As I read, listen, and observe, more sounds resound from some of the most enlightening places - like plants. While visiting my sisters in Oregon last July an elder told us she could hear the plants talking. She was out walking past hop fields when she stopped to listen and could hear water being taken up by the long stems of the plants. She said they were having quite the conversation with all the gurgling going on throughout the big field. After we heard the story my sister and I were walking by a field of wheat. The very dry looking wheat stood stark still in the hot sunny windless day. We stopped to listen and to our surprise the wheat was crackling and popping as it continued to dry under the warmth of the sun.
In Robin Wall Kimmerer's book, Braiding Sweetgrass, she says: "I could spend a whole day listening. And a whole night. And in the morning, without my hearing it, there might be a mushroom that was not there the night before, creamy white, pushed up from the pine needle duff, out of darkness to light, still glistening with the fluid of its passage. Listening in wild places, we are audience to conversations in a language not our own." Last summer's rains urged many mushrooms to explode from the ground, as I saw new ones each day on my walk. In the night I missed the silence of their awakening.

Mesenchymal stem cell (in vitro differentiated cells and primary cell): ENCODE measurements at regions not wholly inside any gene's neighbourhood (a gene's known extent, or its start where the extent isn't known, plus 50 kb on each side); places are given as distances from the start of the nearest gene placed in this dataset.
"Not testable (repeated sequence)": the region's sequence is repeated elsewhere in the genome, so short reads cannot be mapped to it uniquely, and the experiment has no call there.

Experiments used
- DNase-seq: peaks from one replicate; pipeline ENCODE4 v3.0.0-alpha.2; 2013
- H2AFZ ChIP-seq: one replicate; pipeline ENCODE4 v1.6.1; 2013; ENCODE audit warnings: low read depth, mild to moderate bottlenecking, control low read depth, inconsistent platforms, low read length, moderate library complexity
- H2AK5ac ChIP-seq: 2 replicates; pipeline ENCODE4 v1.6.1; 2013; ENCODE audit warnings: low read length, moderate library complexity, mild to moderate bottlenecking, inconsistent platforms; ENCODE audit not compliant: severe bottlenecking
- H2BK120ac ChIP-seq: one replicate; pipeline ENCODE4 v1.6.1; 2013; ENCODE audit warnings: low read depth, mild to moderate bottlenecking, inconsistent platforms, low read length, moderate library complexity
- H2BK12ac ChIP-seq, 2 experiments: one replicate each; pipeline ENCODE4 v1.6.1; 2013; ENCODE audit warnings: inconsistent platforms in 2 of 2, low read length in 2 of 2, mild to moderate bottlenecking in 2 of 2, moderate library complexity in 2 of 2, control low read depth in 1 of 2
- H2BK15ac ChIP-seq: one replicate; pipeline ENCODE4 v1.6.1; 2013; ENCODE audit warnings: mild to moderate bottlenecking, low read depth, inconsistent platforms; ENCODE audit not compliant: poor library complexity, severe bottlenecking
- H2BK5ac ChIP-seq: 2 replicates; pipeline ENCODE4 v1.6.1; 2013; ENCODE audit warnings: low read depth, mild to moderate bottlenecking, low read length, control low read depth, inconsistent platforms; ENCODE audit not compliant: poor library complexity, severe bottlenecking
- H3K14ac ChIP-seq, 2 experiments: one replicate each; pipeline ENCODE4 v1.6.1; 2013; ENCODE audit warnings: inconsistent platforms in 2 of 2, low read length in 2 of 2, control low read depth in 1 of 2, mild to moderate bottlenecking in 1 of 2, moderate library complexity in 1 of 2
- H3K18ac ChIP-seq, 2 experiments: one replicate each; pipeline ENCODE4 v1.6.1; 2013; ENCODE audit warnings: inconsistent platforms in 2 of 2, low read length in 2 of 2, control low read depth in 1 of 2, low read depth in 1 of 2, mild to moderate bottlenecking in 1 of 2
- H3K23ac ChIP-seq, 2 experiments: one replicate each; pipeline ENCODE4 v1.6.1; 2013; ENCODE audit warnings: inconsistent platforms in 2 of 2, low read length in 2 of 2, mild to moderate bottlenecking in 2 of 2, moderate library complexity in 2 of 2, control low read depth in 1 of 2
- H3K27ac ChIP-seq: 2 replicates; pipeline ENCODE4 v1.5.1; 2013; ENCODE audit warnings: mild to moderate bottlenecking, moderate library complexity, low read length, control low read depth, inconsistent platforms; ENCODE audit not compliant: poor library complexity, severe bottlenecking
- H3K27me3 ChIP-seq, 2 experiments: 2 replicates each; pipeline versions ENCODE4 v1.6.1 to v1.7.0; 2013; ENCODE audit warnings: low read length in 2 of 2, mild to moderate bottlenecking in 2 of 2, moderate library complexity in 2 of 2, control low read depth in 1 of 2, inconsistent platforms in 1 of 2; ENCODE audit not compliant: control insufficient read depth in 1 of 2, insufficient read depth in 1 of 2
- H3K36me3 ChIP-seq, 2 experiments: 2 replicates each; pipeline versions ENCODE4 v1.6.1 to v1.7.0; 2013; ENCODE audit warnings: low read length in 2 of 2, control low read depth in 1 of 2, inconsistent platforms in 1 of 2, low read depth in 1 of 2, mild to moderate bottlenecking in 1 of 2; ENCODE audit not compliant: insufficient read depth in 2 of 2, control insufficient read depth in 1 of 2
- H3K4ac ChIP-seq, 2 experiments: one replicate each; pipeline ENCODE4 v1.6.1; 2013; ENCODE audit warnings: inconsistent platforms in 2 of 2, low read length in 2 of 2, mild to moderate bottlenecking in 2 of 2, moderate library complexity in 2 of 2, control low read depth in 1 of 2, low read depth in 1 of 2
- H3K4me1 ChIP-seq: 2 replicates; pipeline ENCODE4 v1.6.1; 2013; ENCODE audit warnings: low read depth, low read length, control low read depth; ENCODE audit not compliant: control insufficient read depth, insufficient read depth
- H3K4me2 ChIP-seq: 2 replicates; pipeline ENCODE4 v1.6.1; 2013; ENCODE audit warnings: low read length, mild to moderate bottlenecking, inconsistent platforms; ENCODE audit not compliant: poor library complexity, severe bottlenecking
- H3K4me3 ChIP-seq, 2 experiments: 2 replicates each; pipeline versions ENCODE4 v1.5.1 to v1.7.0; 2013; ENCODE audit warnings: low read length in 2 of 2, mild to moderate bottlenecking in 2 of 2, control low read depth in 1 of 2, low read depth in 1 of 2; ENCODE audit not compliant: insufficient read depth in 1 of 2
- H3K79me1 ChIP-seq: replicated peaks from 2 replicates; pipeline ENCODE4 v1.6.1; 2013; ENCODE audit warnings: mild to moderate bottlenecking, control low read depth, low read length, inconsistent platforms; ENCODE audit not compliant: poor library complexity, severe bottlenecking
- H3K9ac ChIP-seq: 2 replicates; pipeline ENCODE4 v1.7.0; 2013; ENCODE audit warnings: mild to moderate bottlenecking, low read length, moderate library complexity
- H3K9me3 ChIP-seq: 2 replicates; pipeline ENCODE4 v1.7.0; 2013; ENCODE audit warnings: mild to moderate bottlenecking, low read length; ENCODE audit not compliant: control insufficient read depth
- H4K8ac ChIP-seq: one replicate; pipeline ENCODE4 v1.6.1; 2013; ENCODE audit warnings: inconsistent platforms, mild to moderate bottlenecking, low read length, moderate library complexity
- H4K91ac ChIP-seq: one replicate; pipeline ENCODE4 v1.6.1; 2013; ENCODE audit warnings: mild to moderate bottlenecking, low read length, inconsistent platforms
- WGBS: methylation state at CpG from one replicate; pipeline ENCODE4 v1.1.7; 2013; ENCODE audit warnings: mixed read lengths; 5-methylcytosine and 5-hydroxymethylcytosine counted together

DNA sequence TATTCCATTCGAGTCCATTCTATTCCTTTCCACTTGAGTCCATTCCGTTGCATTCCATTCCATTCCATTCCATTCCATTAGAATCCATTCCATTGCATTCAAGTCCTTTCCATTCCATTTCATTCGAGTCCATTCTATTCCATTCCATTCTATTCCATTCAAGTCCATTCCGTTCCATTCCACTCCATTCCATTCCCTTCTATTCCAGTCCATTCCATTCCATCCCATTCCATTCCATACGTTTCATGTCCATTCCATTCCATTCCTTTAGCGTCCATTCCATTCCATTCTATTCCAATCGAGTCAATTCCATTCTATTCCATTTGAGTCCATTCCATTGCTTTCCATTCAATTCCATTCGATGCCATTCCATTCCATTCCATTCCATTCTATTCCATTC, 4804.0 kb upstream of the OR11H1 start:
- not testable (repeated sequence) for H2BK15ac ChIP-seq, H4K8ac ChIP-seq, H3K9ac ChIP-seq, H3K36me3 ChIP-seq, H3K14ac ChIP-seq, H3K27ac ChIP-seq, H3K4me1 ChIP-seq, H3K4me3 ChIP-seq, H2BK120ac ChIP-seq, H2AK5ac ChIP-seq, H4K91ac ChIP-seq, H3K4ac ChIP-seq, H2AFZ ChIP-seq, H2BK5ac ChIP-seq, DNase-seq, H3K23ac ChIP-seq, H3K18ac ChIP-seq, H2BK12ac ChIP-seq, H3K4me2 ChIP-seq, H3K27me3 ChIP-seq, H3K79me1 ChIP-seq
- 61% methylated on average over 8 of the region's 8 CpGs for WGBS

Plants make sounds as they grow and change into their different stages."But (as Robin Wall Kimmerer says) plants speak in a tongue that every breathing thing can understand. Plants teach in a universal language: food." Listening to the sounds plants impart is the rushing sound of their need for a healthy home critical for their survival, which we depend on. Think about it. No matter where we are we are surrounded by plants. We eat them, we use them for medicine, we build homes with them, we use them for heat, and they give us inspiration. We would not be here without them. If we give them thanks and respect their health, they will keep reciprocating by giving us life.
From my light to yours-
Who We Are
WISEfriends are several writers connected with Wrangell Institute for Science and Environment, a nonprofit organization located in Alaska's Copper River Valley. Most of these articles originally appeared in our local newspaper, the Copper River Record.